For genomic DNA blot analysis (Southern), fragments of lichen thalli were frozen and ground in liquid nitrogen after the addition of aluminium oxide. Genomic DNA was extracted according to the protocol of M.I. Borges et al. available at the following URL: For digestion of genomic DNA for Southern blot analysis, 5 µg of DNA was diluted in 1× buffer to a final volume of 400 µl (10× OPA+ buffer, supplied with the enzyme EcoRI; Amersham Pharmacia Biotech) to reduce the concentration of inhibiting compounds, mixed and incubated for 1 h on ice for equal distribution. Half of the enzyme volume was added, the other half after 10 min incubation on ice (total 100 U). Subsequently, spermidine was added to a final concentration of 1.75 mm and digestion was performed overnight at 37°C. DNA electrophoresis and blotting were carried out using standard procedures (Sambrook et al., 1989). Hybridization and detection was performed with the nonradioactive AlkPhos direct Kit (Amersham Pharmacia Biotech) according to the instructions of the manufacturer. The cDNA fragment of XEH1 cloned in pCR 2.1 (Invitrogen) was used to produce a probe (for details see Scherrer et al., 2000).

Gene amplification by polymerase chain reaction

To amplify the H1 gene from genomic DNA, PCR was performed with either 1.25 U HotStarTaq polymerase (Qiagen, Hilden, Germany) or 1.25 U Taq DNA Polymerase (Amersham Pharmacia Biotech) in 50 µl reaction volume. The reaction mixture contained PCR buffer (supplied with the enzyme, with 1.5 mm MgCl2), 200 µm of each dNTP, 0.4 µm forward primer (XpP6, 5′-ACATCATCGCCTTTGTCTCC-3′; XpP5, 5′-CCGAGAACCTGGTCGAGC-3′) and 0.4 µm reverse primer (XpP8, 5′-CCTTGCCATAGACTATGGAC-3′; XpP9, 5′-AATTCGCTCCGAGGCGAATG-3′ or XpP10, 5′-CTACAARGAGACSGGCACRC-3′). Thirty-five cycles with the following profile were programmed: denaturation for 1 min at 94°C; annealing for 30 s at 50°C; extension for 1 min at 72°C. All primers were designed after the sequence of XPH1 from aposymbiotically cultured X. parietina, which was obtained by screening a genomic library (Scherrer, 2000). rDNA fragments were amplified according to the protocol of White et al. (1990) with the primers ITS4 and ITS5.

Cleaved amplified polymorphic sequence analysis

Restriction enzyme reactions were performed for 3 h in a total volume of 10 µl following the manufacturer's instructions (HapII, HindIII, PstI and SmaI from Amersham Pharmacia Biotech; HinfI and RsaI from New England BioLabs, Beverley, MA, USA).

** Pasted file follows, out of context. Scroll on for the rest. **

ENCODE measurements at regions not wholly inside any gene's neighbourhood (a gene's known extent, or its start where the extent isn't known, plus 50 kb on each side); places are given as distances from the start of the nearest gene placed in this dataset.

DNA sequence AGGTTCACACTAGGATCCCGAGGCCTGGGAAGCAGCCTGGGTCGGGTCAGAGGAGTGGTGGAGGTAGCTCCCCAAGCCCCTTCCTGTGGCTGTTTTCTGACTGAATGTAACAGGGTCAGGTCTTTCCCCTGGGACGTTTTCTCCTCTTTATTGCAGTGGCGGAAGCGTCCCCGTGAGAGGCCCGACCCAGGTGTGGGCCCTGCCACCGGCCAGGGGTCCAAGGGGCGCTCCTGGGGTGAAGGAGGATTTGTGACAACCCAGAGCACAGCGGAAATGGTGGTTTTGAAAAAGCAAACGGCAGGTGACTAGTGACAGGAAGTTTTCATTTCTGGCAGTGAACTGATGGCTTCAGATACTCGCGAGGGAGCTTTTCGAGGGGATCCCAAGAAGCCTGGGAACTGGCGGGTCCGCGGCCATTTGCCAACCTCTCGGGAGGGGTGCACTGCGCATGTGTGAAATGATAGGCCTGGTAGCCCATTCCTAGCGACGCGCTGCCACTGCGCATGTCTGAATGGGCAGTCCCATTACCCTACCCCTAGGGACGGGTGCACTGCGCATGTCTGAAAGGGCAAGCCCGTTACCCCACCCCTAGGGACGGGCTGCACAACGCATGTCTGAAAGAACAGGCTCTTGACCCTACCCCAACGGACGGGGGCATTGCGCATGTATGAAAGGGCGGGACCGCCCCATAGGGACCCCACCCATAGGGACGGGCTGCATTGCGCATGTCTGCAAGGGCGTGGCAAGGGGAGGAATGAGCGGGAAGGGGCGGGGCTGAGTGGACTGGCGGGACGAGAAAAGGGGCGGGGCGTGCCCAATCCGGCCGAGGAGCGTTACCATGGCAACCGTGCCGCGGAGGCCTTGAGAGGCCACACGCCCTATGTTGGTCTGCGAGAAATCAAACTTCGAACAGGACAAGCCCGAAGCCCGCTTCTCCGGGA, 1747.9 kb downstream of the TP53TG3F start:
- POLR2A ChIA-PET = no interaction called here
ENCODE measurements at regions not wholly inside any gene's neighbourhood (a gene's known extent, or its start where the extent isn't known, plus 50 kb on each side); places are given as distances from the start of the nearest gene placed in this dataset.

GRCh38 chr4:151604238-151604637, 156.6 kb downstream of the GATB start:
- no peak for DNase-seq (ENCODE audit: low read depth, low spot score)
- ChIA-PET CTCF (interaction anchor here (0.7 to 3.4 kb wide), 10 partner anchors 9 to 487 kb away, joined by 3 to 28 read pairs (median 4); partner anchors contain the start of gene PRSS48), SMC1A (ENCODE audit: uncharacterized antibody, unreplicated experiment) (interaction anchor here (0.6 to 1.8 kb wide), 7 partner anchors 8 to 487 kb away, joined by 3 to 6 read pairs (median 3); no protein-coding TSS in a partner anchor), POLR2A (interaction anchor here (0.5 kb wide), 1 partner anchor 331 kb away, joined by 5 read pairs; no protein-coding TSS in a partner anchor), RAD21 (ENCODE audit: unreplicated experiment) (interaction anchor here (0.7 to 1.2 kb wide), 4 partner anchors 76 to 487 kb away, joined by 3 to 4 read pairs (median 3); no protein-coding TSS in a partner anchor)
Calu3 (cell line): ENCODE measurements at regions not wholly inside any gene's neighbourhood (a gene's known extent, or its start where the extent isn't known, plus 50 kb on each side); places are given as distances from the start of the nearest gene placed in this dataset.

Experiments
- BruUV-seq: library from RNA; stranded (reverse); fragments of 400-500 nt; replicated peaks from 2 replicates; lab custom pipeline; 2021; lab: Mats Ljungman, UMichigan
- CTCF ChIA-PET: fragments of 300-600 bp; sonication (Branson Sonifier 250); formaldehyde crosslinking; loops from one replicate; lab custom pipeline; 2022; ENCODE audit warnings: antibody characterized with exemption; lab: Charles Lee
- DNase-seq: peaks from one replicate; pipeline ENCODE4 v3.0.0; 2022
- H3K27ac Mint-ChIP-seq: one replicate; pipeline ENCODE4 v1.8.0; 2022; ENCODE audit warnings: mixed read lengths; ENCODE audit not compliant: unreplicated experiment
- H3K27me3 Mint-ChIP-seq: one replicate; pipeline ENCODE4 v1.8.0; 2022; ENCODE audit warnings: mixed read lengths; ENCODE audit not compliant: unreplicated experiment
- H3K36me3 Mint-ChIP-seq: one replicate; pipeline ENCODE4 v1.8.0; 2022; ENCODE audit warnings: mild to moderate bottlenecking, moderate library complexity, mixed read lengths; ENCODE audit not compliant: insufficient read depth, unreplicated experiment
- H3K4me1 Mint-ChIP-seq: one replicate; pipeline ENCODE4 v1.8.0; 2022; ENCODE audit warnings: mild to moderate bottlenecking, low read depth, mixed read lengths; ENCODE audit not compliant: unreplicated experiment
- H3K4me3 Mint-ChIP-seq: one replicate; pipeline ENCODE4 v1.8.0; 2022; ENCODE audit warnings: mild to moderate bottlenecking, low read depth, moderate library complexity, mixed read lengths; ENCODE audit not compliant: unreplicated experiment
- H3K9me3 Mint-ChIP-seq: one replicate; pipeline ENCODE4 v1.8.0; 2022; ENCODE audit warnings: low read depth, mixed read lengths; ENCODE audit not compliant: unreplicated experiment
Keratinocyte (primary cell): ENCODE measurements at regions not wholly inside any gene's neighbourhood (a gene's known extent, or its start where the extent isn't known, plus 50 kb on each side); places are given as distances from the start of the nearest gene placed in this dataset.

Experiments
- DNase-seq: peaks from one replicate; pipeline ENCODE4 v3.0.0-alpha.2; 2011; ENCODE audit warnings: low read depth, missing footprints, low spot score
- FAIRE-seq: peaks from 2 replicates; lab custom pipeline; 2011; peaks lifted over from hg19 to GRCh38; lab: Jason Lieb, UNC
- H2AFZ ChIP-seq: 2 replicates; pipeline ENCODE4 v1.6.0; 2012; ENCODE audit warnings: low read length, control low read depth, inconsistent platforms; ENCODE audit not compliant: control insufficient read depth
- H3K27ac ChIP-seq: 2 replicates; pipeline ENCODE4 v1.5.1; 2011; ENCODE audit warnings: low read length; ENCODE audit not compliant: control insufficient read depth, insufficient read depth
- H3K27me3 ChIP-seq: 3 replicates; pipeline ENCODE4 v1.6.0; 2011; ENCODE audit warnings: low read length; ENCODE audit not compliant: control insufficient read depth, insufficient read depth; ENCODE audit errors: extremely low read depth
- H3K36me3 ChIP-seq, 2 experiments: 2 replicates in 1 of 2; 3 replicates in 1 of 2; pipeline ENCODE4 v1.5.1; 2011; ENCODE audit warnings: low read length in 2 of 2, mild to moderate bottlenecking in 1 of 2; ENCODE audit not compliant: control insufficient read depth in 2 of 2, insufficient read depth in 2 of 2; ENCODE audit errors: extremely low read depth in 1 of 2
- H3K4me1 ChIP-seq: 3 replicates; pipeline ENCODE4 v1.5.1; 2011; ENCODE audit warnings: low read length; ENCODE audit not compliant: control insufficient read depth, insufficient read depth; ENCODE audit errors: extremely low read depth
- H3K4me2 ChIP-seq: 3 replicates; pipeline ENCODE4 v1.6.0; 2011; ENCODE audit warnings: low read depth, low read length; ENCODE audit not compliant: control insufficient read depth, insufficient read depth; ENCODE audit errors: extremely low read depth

Fragments of the amplified and cleaved rDNA regions (primers ITS4 and ITS5) were analysed on 3% agarose gels containing 1% ultra pure agarose (Gibco BRL, Basel, Switzerland) and 2% NuSieve GTG agarose (FMC Bioproducts, Rockland, ME, USA). Fragments of the amplified and cleaved H1 regions (primers XpP6 and XpP8) were analysed on 1.2% agarose gels (Gibco BRL). The length of the fragments was estimated by comparison with the 100 bp DNA Ladder (New England BioLabs). Fragment sizes of selected samples were confirmed by restriction digests in silicio using the programs DNA strider 1.3 (Marck, 1988) (Ch Marck, Service de Biochimie, Gif-sur-Yvette, Cedex, France) or GCG (Genetics Computer Group, Wisconsin Sequence Analysis Package, Madison, WI, USA). Because the sequences analysed were shorter than the PCR product used for restriction analyses, the missing, strongly conserved flanking regions were added by comparison with published sequences of other organisms to get the actual fragment sizes.

Sequencing and sequence analysis

The PCR products were cut out from the agarose gel, purified with the GFX columns (Gel extraction Kit, Amersham Pharmacia Biotech) and directly sequenced with the described primers. All H1 gene sequences were determined at least twice on both strands. The rDNA fragments were sequenced at least once from both strands. The sequencing reaction was performed with an ABI PRISM BigDye· Terminator Cycle Sequencing Ready Reaction Kit (Applied Biosystems, Foster City, CA, USA) following the instructions of the manufacturer and analysed in a 373 DNA Sequencer (Applied Biosystems). Electropherograms were checked with the chromas program version 1.43 (C. McCarthy, Griffith University, Brisbane, Australia) or Sequencing Analysis 3.0 (Applied Biosystems, a division of Perkin Elmer) and sequences were analysed using the program DNA strider 1.3 or GCG version 10 software (Genetics Computer Group, Wisconsin Sequence Analysis Package). Sequences were aligned with the pileup program of GCG and checked by eye. Neighbour-joining distance trees were calculated using paup* version 4.0 b10 (Swofford, 2002) based on uncorrected (‘p’) distances. Bootstrap analysis was performed with 1000 replicates.



Southern blot analysis was performed with genomic DNA of eight species of the genus Xanthoria and of two representatives of other teloschistacean genera using the XEH1 probe (Fig. 1). Homologues were found in X. parietina, Xanthoria calcicola, X. ectaneoides and Xanthoria flammea. Under low stringency conditions weak signals could be detected in Xanthoria candelaria, Xanthoria fallax, Xanthoria polycarpa and Caloplaca regalis, but not in Xanthoria elegans, or Teloschistes chrystophthalmus (not shown). Xanthoria turbinata (Fig. 2k–l) and Xanthoria novozelandica (Fig. 2o) were not tested.

Figure 1.